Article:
Identified by rhetoric

Author: Arts and Letters


Just as words and phrases surrounding Notre Dame offer the University’s faculty, staff and students certain identities, such as “Domers” or Catholics, the language used to describe other groups of people creates a legacy and understanding that may define who they are and even how they understand themselves.

The concept is more than just rhetoric to John Duffy, associate professor of English at Notre Dame and Francis O’Malley Director of the University Writing Program. He is researching the way rhetoric shapes identity and position in the world.

Co-editor of “Towards a Rhetoric of Everyday Life,” Duffy recently published a new book titled “Writing from these Roots: The Historical Development of Literacy in a Hmong-American Community,” and is embarking on a new project the rhetoric of autism.

“The rhetoric used to describe autism has evolved since the disorder was diagnosed in the 1940s,” he said. "In the beginning, it was very much a kind of clinical, medical rhetoric, and the people to whom it was applied lived within those parameters. Publications on autism, not consciously, but collectively, have used labels, such as ‘strangers,’ ‘aliens’ and ‘outsiders’ to describe those with the disorder who display impairments in social interaction and communication, and restricted and repetitive behavior.

“What really has sparked my interest involves the increasing number of self-identified autistic adults who are now writing about themselves and their own experiences,” he explained. “What I noticed in reading some of their books was that their representations of autism and the kinds of identities they formulate for themselves are radically, fundamentally different from those of the so-called professionals who were creating these identities earlier and who were so important in establishing the kind of legacy and understanding of what it means to have autism.”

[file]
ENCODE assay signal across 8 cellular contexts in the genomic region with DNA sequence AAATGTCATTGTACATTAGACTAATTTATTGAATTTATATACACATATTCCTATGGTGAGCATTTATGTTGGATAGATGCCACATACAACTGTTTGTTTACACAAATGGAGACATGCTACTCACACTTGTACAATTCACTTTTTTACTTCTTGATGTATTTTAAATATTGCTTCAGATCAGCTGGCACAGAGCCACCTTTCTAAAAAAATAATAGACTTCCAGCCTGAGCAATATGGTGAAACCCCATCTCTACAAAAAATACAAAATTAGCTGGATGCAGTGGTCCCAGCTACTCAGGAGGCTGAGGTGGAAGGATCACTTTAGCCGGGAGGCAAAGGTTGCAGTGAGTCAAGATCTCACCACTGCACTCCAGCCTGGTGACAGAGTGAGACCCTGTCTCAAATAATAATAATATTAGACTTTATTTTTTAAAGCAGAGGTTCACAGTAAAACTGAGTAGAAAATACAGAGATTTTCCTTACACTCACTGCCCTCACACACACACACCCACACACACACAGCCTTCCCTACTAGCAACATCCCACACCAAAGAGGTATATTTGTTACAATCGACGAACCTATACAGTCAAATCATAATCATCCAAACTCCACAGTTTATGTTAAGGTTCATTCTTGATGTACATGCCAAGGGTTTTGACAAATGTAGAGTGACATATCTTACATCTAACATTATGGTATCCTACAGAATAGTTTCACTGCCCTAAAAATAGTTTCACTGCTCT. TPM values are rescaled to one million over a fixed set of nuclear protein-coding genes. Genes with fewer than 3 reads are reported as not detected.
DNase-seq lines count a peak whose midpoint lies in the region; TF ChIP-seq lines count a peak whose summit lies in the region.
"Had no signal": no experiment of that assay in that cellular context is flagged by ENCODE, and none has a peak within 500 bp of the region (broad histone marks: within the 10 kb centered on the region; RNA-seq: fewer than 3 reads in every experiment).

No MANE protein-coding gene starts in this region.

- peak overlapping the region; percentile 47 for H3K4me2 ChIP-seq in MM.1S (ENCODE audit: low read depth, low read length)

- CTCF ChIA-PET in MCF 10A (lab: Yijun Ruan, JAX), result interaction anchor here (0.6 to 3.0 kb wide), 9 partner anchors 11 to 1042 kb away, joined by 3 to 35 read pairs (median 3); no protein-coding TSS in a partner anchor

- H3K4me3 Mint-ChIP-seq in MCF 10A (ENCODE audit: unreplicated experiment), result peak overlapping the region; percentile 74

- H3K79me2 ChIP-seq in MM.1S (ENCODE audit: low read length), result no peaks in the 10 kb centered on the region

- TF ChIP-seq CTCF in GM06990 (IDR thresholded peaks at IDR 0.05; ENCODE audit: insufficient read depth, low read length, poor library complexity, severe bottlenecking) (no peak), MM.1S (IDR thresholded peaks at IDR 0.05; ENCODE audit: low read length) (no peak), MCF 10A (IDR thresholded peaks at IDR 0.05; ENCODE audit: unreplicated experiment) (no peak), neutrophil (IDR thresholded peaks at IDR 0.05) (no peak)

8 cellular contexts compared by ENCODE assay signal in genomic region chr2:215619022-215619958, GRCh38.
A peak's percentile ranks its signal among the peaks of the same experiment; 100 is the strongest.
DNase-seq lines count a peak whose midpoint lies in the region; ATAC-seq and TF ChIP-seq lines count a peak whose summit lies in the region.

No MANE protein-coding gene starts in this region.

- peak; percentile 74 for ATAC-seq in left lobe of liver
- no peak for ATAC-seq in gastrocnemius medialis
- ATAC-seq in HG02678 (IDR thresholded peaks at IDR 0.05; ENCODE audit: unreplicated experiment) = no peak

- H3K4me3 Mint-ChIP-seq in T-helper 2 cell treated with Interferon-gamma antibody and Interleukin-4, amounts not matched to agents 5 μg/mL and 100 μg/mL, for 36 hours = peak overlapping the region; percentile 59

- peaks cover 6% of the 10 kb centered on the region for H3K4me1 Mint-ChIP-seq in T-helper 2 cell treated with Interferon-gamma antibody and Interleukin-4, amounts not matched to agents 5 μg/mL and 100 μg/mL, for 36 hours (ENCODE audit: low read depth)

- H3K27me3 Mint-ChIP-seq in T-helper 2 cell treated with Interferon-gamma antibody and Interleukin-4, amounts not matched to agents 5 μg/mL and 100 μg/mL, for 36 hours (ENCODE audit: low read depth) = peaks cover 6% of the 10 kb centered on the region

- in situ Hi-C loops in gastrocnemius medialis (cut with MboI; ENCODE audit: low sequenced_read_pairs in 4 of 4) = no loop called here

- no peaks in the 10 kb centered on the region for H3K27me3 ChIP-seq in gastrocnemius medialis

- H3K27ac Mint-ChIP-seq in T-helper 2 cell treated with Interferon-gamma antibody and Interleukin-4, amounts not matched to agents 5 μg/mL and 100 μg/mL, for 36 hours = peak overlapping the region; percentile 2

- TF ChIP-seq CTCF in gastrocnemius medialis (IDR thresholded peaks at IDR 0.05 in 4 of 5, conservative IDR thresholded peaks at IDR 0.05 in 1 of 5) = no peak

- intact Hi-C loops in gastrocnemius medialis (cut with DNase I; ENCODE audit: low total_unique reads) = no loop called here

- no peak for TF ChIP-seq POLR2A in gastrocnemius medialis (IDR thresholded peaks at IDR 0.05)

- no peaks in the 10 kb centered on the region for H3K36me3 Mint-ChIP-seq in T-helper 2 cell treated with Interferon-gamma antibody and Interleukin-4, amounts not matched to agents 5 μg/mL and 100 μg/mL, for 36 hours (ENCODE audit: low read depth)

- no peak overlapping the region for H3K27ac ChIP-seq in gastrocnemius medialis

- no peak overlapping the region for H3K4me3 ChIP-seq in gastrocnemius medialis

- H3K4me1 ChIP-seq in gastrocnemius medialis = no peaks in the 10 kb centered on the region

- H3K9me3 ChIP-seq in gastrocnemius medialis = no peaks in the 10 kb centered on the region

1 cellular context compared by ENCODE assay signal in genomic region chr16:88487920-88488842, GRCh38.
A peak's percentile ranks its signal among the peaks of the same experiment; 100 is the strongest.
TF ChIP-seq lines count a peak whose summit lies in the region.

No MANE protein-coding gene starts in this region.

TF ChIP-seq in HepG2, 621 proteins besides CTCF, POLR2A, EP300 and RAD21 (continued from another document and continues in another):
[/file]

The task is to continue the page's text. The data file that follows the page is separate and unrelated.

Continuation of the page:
In the book “Songs of the Gorilla Nation: My Journey Through Autism,” author Dawn Prince-Hughes offers a description of autism that intrigues Duffy.

“It’s a striking and beautiful metaphor,” he said. "She says that autism for her is like a pane of liquid glass with holes through which you can pass, but the holes are moving, so you can get through but you might not be able to get back, or you may see them and think you’ll be able to get through, but then you can’t.

“When I read that, I understood that autism was much more complicated than the very simplistic ideas of an ‘empty fortress,’ ‘a wall,’ ‘a siege,’ ‘a stranger’ or ‘an alien,’” he said. “Many of those with autism are more interested in bridging the gap than about dividing and separating.”

In the beginning stages of his research, Duffy is conducting a historical study of Autism Advocate, a publication from the American Autism Society, which first was printed in the 1960s. He’s analyzing the language used in the past few decades to represent autism.

Duffy also has a personal stake in this project. His 18-year-old son has autism, and he feels the language used over the past few decades to describe those with the life-long developmental disability doesn’t accurately represent people with autism, including his son. He likens his son’s challenges to the opposite meaning of the phrase “out of the blue,” meaning unexpected, out of sequence or perhaps inappropriate.

“Autism strikes me as being deeply and profoundly ‘in the blue,’ by which I mean a condition that rearranges conventional expectations of order, sequence and appropriateness. Yes, autism is different, but its strengths and weaknesses are not all expressed in difference alone.”

Also interested in the rhetoric of immigrants (such as Laotian Hmong refugees), women, urban children, and others who long have been on the margins of civic life and political forums, Duffy wants to know how these individuals learn to read and write, or, more specifically, what rhetoric is guiding their literacy.

“If somebody says you are a second-class citizen, a refugee, a ‘welfare parasite,’ autistic or disabled, it doesn’t mean that you are; it doesn’t mean that you accept that, but that is the discourse in which you live, and if you’re not going to accept it, you almost have to create an alternative discourse. Whether people do so or not, and what kinds of discourses they create are what interest me.”

Originally published by Shannon Chapla at on December 18, 2007.